Business planning

Krishen Iyer on Why Sales Metrics Can Make-or-Break Your Strategizing

The nature of sales organization metrics can complicate how an organization forecasts its goals. Because sales metrics usually restrict a company’s reporting to a current quarter’s revenue, not all CEOs understand the big picture of the data they wish to analyze. As a result, a significant number of executive-level leaders might find themselves out of touch with the reality of their organization’s revenue pipeline.

A successful strategy must trickle down so that the organization understands the purpose of its efforts. However, revenue forecasts are typically only predicted up to the year ahead. Forecasts also usually only have a series of modified guesses that analysts adjust at each ascending step, questioning whether that data has any true significance once it reaches the executive level.

How can we improve our sales metrics processes to accurately report organizational progress over perfection? For starters, organizations need to consider metrics other than revenue when evaluating aggregate strengths and weaknesses. As the founder of a new consulting firm in southern California, my team and I look at the organization’s knowledge gaps. When we see what an organization is missing from its contracting and marketing policies, we brainstorm how to fill those gaps and achieve measurable business goals. Of course, refining processes like this does not happen overnight. But if you understand the value of accurate sales metric reporting, and you should, here are some tips to begin your quality control.

Identify the metrics that matter most to your organization’s measurable business goals.

Even if most of your organization’s revenue comes from the sale of goods and services, your organization’s success cannot be measured in the same way as your competitor. One investment firm might have a different close rate depending on when clients visit sites, which might set them apart competitively. Noticing trends in metrics can also help your organization focus on its strengths. Alternatively, such monitoring can also help to identify some causes of its weaknesses.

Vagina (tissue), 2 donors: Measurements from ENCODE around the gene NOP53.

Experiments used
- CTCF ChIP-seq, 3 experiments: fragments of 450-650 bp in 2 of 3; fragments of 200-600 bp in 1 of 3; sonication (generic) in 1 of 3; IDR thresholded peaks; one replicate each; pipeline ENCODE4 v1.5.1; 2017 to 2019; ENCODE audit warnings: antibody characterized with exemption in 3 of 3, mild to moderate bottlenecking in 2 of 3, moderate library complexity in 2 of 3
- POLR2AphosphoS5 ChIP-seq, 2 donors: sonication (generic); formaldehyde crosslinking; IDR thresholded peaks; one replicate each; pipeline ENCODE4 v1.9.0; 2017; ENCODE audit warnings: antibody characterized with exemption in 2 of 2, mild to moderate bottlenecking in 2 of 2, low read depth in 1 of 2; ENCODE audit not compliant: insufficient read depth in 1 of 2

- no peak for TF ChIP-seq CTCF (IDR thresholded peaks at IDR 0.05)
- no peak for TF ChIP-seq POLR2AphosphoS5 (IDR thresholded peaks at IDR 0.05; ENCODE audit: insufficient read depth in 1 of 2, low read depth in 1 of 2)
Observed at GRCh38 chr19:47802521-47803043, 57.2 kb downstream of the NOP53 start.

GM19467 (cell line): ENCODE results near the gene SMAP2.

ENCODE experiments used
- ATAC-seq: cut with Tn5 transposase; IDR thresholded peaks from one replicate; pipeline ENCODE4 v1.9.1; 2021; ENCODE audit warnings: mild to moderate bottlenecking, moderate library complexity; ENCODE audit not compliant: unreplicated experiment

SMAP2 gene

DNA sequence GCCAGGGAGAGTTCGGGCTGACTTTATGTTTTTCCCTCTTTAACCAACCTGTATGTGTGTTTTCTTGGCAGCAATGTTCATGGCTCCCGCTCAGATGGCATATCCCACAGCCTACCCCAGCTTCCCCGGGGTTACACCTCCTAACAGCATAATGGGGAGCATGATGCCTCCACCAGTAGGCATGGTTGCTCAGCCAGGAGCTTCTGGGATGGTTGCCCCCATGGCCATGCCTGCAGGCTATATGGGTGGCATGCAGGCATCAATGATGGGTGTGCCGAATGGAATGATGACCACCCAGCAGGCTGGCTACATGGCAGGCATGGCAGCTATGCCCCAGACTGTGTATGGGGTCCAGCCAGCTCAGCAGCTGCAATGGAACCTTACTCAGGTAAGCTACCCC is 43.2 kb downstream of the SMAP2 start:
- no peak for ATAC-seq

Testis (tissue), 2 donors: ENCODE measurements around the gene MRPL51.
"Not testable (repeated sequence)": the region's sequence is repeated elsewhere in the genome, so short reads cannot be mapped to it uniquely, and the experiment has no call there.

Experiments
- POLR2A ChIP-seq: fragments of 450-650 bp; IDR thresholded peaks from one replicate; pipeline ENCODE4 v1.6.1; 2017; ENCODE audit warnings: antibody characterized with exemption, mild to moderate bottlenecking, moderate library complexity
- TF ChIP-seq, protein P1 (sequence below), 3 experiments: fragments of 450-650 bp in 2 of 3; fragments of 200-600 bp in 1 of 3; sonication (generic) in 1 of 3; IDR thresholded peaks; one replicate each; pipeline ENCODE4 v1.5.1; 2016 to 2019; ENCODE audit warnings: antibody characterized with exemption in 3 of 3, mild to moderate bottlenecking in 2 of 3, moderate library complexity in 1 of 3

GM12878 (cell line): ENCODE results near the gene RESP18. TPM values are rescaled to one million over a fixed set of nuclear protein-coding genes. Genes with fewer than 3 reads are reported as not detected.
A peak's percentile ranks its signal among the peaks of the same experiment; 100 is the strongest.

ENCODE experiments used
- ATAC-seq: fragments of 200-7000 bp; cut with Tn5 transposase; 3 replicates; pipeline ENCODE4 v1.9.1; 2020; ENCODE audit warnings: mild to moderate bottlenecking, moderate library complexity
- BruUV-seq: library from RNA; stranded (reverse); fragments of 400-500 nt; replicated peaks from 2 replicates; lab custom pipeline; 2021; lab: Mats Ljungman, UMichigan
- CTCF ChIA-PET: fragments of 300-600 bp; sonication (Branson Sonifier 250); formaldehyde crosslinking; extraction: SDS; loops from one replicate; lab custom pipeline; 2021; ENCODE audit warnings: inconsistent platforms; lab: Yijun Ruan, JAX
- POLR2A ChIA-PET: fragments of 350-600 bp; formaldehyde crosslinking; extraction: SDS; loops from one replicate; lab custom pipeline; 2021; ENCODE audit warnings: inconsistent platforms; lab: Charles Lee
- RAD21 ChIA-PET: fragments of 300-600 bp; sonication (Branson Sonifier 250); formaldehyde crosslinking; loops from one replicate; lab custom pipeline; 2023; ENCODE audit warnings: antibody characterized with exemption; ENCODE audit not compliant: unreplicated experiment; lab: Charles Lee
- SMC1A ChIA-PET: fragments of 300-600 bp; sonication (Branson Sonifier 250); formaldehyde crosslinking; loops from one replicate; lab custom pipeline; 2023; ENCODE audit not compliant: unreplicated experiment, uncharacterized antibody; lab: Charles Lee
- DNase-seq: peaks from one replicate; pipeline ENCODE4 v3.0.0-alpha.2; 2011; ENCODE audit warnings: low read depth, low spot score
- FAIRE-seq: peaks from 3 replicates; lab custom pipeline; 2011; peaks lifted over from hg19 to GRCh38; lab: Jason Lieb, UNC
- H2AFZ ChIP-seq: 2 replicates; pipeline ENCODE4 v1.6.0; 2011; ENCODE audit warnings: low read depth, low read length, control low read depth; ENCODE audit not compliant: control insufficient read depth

If there is something that your organization does significantly better than its counterparts, be sure not to lose track of that metric. The more your organization accurately reports its metrics, the more likely they are to find out the legitimate source behind its success. As a result, identifying the metrics that matter most to your organization’s measurable business goals is an excellent way for CEOs to demonstrate their company’s value in the long term.

Not all advances and values are created equally.

Does your organization use client-relationship management (CRM) software as a way to track interactions with customers? If so, your CRM software can likely designate specific action items across teams. It is worth investing in well-designed CRM software if your organization has yet to add as much detail and information regarding the different steps of the sales process as possible. That way, you and your team have more context to strategize consumer engagement while also drawing on previous client interactions as a blueprint at a crossroads.

A significant majority of sales processes entail a total of five to seven stages. Be sure to include in your metrics the velocity of movement from each stage. Taking note of what is accomplished from stage to stage can help indicate overall revenue stream health in subsequent stages. To that end, tracking values between stages through CRM software matters, too. For example, an opportunity worth $5 million in its initial stages does not have as much worth as an opportunity worth $3 million. The difference in values across stages happens because the closer a client is to closing, the more likely an opportunity will succeed.

I often find in my consultancies that C-suite executives pay an unequal amount of attention to the later and earlier stages of the client pipeline. The less present CEOs make themselves in the early stages of client interaction, the less influence they will have on the entire interaction. But in reminding executive-level employees how and why all stages of the client process matter, a trickle-down approach towards reminding the client of what your organization can do for them can flourish.

About Krishen Iyer

Krishen Iyer is a California-based entrepreneur with expertise in insurance sales, contracting, marketing, and consulting. After graduating from the San Diego State University with a bachelor’s degree in public administration and urban development, Iyer began working with insurance distribution centers to advise them on their digital marketing strategies. Today, Krishen is the founder and leader of MAIS Consulting Services, an Encinitas-based consulting firm with health and dental insurance clients in California and beyond.

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